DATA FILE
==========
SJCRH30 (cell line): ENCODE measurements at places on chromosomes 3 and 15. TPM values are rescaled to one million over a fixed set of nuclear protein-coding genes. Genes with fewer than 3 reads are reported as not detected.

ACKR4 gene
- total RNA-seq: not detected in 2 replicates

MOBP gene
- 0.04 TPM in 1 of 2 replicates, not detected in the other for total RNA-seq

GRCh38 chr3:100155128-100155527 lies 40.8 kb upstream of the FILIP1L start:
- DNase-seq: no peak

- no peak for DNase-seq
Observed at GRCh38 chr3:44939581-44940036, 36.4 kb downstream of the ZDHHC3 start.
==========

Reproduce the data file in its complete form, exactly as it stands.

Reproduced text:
SJCRH30 (cell line): ENCODE measurements at places on chromosomes 3 and 15. TPM values are rescaled to one million over a fixed set of nuclear protein-coding genes. Genes with fewer than 3 reads are reported as not detected.

ACKR4 gene
- total RNA-seq: not detected in 2 replicates

MOBP gene
- 0.04 TPM in 1 of 2 replicates, not detected in the other for total RNA-seq

GRCh38 chr3:100155128-100155527 lies 40.8 kb upstream of the FILIP1L start:
- DNase-seq: no peak

- no peak for DNase-seq
Observed at GRCh38 chr3:44939581-44940036, 36.4 kb downstream of the ZDHHC3 start.